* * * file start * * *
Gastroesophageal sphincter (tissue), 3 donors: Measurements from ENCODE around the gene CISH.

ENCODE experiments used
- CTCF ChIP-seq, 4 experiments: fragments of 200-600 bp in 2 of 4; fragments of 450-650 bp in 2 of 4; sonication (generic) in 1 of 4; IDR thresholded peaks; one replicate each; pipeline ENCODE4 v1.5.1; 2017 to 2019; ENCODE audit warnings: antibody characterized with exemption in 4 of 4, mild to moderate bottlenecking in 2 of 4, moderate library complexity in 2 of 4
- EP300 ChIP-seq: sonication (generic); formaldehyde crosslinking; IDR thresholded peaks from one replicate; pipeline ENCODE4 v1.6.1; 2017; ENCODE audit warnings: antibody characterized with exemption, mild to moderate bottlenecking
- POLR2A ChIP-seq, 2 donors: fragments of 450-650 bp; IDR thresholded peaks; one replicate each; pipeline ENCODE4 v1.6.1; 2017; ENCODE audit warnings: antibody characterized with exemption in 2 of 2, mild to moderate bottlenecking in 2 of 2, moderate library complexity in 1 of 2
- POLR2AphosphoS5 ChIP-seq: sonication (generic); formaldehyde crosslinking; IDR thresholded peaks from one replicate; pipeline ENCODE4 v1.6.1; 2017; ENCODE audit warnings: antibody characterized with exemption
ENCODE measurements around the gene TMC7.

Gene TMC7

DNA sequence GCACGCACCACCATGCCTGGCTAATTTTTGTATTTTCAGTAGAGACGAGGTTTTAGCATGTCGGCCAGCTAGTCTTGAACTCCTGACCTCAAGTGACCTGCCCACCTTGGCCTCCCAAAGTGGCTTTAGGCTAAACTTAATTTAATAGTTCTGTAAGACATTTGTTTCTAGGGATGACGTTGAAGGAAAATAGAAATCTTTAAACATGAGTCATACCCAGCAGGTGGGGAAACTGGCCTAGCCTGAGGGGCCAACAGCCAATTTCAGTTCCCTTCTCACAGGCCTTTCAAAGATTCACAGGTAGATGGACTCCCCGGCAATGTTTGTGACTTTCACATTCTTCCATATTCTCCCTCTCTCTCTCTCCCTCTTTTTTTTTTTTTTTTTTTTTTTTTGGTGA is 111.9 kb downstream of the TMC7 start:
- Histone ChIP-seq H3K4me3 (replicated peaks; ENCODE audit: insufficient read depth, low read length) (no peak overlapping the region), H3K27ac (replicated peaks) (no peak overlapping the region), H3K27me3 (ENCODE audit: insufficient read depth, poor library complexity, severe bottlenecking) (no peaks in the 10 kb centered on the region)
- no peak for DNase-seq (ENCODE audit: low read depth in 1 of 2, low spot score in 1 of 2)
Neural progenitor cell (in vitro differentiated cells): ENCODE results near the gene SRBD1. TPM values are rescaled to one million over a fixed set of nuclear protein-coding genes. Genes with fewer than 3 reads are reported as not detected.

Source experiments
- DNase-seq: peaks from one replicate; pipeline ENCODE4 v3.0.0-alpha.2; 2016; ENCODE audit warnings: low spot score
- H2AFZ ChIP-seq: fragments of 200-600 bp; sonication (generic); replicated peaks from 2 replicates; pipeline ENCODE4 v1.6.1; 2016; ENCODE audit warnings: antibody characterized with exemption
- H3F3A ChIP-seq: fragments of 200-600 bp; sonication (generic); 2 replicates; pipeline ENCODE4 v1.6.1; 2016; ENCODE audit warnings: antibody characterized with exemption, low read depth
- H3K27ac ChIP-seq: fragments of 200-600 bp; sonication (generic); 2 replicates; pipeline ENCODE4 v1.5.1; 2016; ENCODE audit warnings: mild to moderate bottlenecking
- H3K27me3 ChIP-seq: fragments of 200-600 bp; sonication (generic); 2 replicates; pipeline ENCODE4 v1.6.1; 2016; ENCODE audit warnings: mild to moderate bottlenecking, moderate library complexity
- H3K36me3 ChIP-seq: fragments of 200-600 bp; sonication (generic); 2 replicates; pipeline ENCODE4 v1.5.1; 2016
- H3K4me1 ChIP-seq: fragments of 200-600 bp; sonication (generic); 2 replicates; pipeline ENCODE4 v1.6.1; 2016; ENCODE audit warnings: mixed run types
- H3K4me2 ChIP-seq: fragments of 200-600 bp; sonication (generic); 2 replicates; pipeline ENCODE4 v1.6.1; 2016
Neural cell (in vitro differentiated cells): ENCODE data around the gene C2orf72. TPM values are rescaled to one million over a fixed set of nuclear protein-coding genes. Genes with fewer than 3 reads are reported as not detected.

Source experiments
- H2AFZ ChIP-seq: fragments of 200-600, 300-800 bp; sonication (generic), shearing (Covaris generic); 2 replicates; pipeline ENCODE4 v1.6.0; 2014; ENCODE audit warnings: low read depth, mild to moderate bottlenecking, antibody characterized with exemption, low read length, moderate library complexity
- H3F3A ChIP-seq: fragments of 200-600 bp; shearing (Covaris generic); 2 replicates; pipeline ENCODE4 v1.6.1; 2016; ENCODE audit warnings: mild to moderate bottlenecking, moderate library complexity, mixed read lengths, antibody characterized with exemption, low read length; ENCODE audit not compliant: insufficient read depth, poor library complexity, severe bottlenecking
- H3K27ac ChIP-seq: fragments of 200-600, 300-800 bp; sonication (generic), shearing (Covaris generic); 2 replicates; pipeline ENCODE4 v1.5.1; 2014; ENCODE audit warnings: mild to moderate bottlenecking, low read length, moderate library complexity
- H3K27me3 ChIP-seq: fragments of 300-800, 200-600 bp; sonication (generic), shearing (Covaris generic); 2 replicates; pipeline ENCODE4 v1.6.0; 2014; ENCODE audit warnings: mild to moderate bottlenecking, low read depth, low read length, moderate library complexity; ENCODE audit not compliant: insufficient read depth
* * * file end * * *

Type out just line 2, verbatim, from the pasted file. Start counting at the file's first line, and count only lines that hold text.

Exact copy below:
ENCODE experiments used